One would think mutants and magicians would be natural allies. Both possess astonishing powers that are not understood by most people and both face extensive persecution around the globe. Yet mutants are of the material world, and there is ever a divide between the physical world of genetics and X-genes and the mystic realms of wishes and dreams.
The Otherworld is such a realm, born of the legends of the British Isles and home to Avalon and Captain Britain. It is also a source of power to many magicians who follow the traditions of the ancient Druids. Alas, that well has now run dry, with the sacred waters of Avalon being tainted by some manner of strange flower never before seen in that magic land. It is the flowers of Krakoa, which grant amazing powers to mutants and mutants alone.
This displeases Morgan LeFay – current Queen Reagent of Camelot and one of the most powerful magicians of all time, who has decreed that her servants and champions should seek out the “witchbreed” who sully her source of power and destroy them. Until such time as this is done, the power she shares with the Druids of the material world shall be as nothing.
None of this is known to the sorcerer mutant once known as Apocalypse. All he knows is that a sealed gateway born of Otherworld but inaccessible from the island of Krakoa has formed within his personal quarters on the mutant island nation. It is a mystery that irks him, even as he seeks allies among his former enemies to investigate the strange portal. How shall this strange magic change the world of mutants? And how might they change the world of magic?
Excalibur #1 is the kind of X-Men comic that keeps me from reading most X-Men comics. It isn’t bad but it is mythologically intensive and it assumes that you are already familiar with the history of the Braddock family, their connection to the Otherworld, the status of Morgan LaFey in the Marvel Universe, who Apocalypse is and a whole host of other tiny little details. Fans of the previous Excalibur comics can probably recall these things in encyclopedic detail, but everyone else will have to do some intensive research to understand all the characters and the story.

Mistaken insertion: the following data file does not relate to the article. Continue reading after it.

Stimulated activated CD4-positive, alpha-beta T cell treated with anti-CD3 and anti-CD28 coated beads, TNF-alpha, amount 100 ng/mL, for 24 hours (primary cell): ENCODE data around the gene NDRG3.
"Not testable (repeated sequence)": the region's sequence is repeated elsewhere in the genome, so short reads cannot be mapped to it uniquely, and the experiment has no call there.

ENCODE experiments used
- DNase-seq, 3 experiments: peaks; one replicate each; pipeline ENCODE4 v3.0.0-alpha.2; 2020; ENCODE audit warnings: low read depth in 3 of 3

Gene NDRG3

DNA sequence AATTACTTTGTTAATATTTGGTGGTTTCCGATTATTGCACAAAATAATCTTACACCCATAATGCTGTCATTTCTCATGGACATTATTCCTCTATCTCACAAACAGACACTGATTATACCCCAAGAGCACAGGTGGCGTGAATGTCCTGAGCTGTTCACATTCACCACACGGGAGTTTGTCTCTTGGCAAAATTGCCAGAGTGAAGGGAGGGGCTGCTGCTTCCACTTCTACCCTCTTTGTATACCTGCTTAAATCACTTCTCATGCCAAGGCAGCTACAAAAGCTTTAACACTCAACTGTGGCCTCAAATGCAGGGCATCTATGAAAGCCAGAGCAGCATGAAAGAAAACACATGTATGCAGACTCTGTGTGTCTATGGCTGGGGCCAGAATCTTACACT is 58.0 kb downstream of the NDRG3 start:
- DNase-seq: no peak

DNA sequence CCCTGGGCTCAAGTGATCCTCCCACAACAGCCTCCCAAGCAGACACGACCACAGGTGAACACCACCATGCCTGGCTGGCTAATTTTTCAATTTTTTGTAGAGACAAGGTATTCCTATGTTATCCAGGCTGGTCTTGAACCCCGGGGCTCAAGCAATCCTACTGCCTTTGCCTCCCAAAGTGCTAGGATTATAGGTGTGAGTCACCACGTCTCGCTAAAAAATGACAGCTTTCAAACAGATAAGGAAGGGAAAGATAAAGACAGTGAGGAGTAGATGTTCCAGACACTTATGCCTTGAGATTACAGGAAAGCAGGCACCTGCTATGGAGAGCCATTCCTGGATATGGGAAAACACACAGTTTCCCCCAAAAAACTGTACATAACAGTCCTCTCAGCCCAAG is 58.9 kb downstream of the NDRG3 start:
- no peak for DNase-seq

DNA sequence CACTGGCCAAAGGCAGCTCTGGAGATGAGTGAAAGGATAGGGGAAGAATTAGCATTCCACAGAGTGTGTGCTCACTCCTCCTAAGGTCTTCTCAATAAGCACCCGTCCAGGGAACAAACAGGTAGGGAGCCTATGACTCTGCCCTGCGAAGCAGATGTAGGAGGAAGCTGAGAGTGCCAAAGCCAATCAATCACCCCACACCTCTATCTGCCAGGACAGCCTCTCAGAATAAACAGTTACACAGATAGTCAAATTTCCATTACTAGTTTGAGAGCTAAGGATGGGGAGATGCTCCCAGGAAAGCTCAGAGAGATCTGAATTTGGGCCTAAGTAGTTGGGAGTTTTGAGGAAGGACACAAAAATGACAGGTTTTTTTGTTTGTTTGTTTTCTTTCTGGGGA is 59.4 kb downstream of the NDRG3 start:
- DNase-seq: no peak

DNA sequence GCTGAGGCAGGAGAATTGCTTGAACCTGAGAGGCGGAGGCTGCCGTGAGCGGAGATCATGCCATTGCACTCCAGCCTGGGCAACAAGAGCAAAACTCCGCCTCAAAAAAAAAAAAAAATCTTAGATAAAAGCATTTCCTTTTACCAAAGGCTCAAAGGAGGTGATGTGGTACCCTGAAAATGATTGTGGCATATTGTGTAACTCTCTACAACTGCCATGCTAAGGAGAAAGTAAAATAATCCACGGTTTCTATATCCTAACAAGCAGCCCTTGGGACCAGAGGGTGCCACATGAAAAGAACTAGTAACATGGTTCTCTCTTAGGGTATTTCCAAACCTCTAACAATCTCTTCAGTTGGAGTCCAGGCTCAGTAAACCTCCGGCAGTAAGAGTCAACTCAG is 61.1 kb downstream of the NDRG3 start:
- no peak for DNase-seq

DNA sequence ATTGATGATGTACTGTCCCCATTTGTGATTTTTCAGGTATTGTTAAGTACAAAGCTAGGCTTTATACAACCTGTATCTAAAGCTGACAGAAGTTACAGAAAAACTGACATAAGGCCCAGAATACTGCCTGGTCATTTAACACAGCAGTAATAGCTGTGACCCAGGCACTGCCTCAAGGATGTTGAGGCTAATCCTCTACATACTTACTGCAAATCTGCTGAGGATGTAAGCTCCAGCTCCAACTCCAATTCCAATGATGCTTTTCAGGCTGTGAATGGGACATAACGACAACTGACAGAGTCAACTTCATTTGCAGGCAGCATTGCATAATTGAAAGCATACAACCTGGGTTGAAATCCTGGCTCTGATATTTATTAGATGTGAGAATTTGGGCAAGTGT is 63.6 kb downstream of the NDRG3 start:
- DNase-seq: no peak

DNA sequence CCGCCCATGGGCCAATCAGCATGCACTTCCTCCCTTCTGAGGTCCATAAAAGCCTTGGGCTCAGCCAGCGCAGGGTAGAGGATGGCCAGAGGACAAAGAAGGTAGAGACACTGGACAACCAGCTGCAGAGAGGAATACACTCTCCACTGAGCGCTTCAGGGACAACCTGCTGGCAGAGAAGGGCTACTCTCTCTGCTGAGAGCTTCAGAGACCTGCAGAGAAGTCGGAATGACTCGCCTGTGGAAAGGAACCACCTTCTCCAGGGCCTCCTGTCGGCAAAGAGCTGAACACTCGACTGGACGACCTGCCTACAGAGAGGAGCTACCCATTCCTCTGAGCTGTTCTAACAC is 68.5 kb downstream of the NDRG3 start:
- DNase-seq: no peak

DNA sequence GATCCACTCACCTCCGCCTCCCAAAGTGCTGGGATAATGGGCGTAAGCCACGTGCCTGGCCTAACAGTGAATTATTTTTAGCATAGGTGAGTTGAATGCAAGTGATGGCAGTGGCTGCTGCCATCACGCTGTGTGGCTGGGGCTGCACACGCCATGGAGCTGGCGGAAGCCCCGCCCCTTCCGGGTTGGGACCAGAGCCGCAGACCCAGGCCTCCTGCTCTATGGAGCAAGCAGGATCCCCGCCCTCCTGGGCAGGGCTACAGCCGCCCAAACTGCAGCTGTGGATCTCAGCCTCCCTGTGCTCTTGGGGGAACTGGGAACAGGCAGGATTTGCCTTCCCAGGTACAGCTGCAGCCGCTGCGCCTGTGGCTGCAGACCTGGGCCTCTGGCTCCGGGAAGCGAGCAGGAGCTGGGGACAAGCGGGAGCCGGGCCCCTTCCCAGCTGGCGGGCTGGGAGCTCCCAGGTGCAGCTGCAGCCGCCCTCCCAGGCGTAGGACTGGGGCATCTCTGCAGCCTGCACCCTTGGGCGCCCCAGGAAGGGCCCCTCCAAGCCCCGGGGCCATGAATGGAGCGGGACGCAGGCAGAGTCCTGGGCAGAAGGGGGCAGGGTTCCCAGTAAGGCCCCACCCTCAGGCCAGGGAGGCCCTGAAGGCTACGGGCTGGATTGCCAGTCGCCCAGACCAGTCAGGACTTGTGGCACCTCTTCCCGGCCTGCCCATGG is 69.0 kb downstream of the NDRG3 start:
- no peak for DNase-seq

Case in point: the issue largely focuses on Betsy Braddock (aka Psycloke) who is back in her original body and still trying to adjust. It’s a fair bet that most casual comic fans are unaware that the most popular image of Psylocke as a Japanese woman with purple hair in a leotard is not how the character originally appeared. This is just one of the many subplots in the comic that is barely touched upon. Another confusing point is why Jubilee (everyone’s favorite perpetual teenager) has a baby.
The artwork is similarly muddled, though competently rendered by Marcus To. While individual panels look fantastic, there is little sense of transition between them during some of the action sequences. Still. the color art by Erick Arciniega is solid and Tini Howard does a fine job capturing the individual voices of the major characters. Trinary (a favorite new mutant of mine from X-Men: Red) comes off as a bit of a cipher, but the story doesn’t give her much to do beyond giving Apocalypse someone to talk to.
X-Men fans and followers of the original Excalibur series will probably have an easier time getting into this series than I did. While not as easily accessible as Marauders, the idea of Apocalypse becoming the magic expert of the new mutant nation is an interesting hook and there’s enough X-Men characters casual readers will recognize (like Rogue and Gambit) to make this worth wading through.
Excalibur #1 releases on October 30th, 2019!
Written by The Critic The Internet Deserves, but not the one it needs right now…. Matt Morrison. He’s a smart-ass guardian. A sarcastic protector. A Snark Knight.